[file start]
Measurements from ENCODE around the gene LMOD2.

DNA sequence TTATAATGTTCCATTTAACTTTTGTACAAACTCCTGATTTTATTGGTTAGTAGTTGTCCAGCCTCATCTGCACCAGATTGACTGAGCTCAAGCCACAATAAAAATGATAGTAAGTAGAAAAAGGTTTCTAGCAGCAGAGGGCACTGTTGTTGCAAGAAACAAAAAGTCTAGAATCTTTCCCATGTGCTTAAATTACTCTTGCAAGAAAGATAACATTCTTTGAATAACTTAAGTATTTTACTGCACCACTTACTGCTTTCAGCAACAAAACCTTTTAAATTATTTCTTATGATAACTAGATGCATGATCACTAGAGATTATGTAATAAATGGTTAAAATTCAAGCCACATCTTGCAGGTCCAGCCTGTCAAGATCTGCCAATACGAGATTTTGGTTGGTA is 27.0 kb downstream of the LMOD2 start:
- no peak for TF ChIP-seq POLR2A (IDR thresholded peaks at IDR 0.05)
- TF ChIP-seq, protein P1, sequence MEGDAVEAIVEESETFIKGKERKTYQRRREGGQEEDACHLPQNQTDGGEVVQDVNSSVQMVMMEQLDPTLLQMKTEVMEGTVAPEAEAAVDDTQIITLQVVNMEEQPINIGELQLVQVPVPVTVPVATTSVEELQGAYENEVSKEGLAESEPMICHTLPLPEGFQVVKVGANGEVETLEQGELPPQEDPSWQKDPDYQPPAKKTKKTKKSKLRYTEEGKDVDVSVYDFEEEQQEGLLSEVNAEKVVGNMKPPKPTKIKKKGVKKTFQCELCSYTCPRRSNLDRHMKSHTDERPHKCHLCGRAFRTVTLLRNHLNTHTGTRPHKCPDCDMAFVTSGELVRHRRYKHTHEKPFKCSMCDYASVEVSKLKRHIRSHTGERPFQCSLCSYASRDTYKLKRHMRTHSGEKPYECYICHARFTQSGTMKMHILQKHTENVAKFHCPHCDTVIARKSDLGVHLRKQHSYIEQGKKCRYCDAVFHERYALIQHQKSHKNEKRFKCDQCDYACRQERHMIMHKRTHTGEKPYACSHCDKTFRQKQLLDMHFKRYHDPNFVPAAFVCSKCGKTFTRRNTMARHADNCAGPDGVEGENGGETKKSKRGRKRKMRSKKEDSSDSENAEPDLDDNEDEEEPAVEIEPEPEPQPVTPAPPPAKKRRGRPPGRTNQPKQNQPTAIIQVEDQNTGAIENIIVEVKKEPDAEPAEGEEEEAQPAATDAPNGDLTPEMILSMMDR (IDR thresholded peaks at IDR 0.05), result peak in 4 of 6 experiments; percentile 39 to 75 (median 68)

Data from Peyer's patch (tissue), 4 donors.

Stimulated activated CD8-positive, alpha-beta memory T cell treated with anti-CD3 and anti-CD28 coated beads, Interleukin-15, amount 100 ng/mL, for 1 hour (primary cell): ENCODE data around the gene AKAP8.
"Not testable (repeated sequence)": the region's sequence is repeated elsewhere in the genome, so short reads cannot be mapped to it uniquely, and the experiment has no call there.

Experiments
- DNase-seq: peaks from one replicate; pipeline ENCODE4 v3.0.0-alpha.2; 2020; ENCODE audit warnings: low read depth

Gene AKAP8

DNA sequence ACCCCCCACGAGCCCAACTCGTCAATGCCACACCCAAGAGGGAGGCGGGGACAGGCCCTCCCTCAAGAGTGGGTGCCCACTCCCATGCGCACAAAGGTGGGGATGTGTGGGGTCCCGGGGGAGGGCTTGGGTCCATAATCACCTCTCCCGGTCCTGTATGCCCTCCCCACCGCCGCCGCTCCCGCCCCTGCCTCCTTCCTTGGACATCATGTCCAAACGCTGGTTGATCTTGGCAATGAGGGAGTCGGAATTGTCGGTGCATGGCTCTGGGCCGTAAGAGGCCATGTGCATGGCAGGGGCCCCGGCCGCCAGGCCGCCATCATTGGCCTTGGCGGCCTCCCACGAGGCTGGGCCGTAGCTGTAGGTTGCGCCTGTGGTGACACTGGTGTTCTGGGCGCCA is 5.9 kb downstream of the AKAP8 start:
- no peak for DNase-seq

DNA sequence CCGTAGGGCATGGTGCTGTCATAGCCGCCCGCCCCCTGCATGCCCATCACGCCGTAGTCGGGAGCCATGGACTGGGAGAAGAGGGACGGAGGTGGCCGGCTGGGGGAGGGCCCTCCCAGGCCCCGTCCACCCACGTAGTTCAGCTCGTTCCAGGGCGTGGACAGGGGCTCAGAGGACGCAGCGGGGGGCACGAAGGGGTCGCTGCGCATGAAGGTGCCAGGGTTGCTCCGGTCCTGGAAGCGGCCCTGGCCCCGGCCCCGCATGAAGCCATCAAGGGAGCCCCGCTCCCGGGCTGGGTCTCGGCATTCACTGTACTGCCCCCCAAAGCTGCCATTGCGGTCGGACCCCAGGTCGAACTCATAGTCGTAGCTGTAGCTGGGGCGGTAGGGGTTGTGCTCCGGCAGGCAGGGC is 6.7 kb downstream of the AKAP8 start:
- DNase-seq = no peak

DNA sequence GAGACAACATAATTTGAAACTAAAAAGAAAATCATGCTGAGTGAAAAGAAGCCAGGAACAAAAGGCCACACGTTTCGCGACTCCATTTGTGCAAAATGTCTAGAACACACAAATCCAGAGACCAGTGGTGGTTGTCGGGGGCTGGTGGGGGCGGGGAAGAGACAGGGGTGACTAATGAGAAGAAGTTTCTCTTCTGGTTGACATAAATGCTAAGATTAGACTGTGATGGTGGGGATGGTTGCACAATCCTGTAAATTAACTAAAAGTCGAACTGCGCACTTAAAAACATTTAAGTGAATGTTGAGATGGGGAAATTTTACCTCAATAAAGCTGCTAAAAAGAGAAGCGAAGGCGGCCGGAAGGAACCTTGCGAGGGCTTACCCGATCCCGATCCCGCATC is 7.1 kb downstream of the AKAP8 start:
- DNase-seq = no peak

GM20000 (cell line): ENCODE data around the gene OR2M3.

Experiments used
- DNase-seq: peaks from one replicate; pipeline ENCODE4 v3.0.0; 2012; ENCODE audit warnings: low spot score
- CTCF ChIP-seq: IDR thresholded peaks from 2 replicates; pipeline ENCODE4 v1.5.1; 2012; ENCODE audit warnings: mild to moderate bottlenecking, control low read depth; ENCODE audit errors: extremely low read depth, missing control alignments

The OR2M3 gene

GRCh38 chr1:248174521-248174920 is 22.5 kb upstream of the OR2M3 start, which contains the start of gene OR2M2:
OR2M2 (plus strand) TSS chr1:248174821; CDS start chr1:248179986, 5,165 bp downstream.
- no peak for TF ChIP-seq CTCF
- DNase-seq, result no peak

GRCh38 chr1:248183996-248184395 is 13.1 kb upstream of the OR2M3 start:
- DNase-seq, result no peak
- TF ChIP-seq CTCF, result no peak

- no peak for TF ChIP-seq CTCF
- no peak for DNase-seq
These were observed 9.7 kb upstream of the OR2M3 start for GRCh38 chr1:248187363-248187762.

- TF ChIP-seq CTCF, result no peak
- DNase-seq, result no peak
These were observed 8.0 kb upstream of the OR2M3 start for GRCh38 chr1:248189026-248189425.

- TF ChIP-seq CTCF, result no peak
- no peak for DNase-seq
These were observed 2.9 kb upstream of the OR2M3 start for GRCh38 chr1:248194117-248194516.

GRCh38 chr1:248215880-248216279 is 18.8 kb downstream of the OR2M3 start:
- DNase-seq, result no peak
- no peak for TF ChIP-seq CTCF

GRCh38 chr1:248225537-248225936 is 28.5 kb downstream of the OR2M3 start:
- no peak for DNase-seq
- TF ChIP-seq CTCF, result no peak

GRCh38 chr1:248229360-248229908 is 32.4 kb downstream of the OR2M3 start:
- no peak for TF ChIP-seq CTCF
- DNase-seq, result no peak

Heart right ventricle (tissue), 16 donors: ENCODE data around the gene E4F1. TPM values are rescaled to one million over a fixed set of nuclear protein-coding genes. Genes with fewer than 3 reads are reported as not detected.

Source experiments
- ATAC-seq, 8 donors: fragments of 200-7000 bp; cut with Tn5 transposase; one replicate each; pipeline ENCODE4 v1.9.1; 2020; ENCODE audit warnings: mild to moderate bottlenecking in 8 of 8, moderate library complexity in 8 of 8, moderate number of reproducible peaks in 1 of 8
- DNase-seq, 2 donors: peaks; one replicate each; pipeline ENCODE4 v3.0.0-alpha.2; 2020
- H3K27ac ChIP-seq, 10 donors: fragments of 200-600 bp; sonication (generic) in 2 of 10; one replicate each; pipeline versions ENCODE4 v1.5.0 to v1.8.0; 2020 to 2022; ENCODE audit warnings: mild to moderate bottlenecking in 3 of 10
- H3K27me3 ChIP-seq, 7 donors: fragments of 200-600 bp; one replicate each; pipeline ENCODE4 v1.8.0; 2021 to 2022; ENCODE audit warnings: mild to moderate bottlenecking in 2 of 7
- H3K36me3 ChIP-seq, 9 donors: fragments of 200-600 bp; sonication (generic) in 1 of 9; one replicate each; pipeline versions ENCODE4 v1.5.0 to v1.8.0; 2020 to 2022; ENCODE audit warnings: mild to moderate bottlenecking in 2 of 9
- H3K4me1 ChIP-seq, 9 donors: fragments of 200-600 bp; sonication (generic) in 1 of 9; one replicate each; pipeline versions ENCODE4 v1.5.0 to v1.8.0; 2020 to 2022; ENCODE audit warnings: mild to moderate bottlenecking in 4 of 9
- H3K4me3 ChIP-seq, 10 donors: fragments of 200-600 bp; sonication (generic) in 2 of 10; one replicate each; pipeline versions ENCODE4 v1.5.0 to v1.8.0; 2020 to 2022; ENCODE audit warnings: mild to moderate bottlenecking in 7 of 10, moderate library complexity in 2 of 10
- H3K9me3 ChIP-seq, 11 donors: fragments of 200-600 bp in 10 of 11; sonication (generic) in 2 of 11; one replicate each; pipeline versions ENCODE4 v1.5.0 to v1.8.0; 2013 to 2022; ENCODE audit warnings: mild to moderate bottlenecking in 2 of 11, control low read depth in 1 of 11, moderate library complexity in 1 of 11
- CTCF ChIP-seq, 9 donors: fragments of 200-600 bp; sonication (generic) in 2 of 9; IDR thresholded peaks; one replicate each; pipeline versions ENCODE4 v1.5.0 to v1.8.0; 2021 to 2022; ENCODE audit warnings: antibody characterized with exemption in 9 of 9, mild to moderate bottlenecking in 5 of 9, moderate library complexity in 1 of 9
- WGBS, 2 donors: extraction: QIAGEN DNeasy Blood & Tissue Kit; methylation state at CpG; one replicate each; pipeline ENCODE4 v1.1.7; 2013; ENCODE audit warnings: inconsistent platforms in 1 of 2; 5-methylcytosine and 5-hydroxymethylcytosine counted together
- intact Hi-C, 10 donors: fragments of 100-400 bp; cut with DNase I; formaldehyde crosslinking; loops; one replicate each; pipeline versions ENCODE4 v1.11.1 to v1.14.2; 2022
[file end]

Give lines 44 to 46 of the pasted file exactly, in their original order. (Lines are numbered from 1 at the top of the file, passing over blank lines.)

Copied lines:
GRCh38 chr1:248229360-248229908 is 32.4 kb downstream of the OR2M3 start:
- no peak for TF ChIP-seq CTCF
- DNase-seq, result no peak